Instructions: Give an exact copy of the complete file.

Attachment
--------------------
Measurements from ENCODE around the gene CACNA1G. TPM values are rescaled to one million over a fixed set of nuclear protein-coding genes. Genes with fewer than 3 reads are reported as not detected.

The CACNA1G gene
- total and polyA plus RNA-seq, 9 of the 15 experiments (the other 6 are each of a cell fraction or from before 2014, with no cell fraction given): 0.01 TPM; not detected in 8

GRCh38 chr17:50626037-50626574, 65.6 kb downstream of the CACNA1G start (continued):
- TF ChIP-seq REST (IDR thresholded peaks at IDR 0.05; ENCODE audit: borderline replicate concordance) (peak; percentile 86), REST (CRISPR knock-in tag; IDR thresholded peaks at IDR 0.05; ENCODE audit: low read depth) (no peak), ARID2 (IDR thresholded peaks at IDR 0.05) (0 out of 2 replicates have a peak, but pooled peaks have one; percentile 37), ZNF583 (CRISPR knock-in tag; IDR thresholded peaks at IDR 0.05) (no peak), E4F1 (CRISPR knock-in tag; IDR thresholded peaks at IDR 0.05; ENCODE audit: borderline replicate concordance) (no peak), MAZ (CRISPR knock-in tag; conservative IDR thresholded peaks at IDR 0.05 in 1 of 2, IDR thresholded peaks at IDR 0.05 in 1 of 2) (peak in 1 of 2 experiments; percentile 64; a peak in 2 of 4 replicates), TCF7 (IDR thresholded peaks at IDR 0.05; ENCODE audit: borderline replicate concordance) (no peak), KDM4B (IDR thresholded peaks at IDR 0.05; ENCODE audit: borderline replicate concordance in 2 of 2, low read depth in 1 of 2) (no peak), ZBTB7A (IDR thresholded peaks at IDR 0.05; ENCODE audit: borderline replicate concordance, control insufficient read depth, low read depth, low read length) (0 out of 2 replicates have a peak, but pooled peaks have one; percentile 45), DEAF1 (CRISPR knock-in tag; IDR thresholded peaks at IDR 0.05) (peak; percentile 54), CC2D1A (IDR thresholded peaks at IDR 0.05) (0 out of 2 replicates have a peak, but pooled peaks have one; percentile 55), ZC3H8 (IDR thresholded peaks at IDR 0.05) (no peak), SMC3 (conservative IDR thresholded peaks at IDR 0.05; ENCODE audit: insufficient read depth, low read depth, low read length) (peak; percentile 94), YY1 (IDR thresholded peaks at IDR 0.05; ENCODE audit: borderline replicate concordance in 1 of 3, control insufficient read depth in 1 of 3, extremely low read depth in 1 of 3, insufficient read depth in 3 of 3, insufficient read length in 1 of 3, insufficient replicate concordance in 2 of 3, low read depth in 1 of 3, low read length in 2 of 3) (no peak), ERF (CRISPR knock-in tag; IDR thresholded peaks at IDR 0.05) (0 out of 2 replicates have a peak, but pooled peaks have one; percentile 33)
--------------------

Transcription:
Measurements from ENCODE around the gene CACNA1G. TPM values are rescaled to one million over a fixed set of nuclear protein-coding genes. Genes with fewer than 3 reads are reported as not detected.

The CACNA1G gene
- total and polyA plus RNA-seq, 9 of the 15 experiments (the other 6 are each of a cell fraction or from before 2014, with no cell fraction given): 0.01 TPM; not detected in 8

GRCh38 chr17:50626037-50626574, 65.6 kb downstream of the CACNA1G start (continued):
- TF ChIP-seq REST (IDR thresholded peaks at IDR 0.05; ENCODE audit: borderline replicate concordance) (peak; percentile 86), REST (CRISPR knock-in tag; IDR thresholded peaks at IDR 0.05; ENCODE audit: low read depth) (no peak), ARID2 (IDR thresholded peaks at IDR 0.05) (0 out of 2 replicates have a peak, but pooled peaks have one; percentile 37), ZNF583 (CRISPR knock-in tag; IDR thresholded peaks at IDR 0.05) (no peak), E4F1 (CRISPR knock-in tag; IDR thresholded peaks at IDR 0.05; ENCODE audit: borderline replicate concordance) (no peak), MAZ (CRISPR knock-in tag; conservative IDR thresholded peaks at IDR 0.05 in 1 of 2, IDR thresholded peaks at IDR 0.05 in 1 of 2) (peak in 1 of 2 experiments; percentile 64; a peak in 2 of 4 replicates), TCF7 (IDR thresholded peaks at IDR 0.05; ENCODE audit: borderline replicate concordance) (no peak), KDM4B (IDR thresholded peaks at IDR 0.05; ENCODE audit: borderline replicate concordance in 2 of 2, low read depth in 1 of 2) (no peak), ZBTB7A (IDR thresholded peaks at IDR 0.05; ENCODE audit: borderline replicate concordance, control insufficient read depth, low read depth, low read length) (0 out of 2 replicates have a peak, but pooled peaks have one; percentile 45), DEAF1 (CRISPR knock-in tag; IDR thresholded peaks at IDR 0.05) (peak; percentile 54), CC2D1A (IDR thresholded peaks at IDR 0.05) (0 out of 2 replicates have a peak, but pooled peaks have one; percentile 55), ZC3H8 (IDR thresholded peaks at IDR 0.05) (no peak), SMC3 (conservative IDR thresholded peaks at IDR 0.05; ENCODE audit: insufficient read depth, low read depth, low read length) (peak; percentile 94), YY1 (IDR thresholded peaks at IDR 0.05; ENCODE audit: borderline replicate concordance in 1 of 3, control insufficient read depth in 1 of 3, extremely low read depth in 1 of 3, insufficient read depth in 3 of 3, insufficient read length in 1 of 3, insufficient replicate concordance in 2 of 3, low read depth in 1 of 3, low read length in 2 of 3) (no peak), ERF (CRISPR knock-in tag; IDR thresholded peaks at IDR 0.05) (0 out of 2 replicates have a peak, but pooled peaks have one; percentile 33)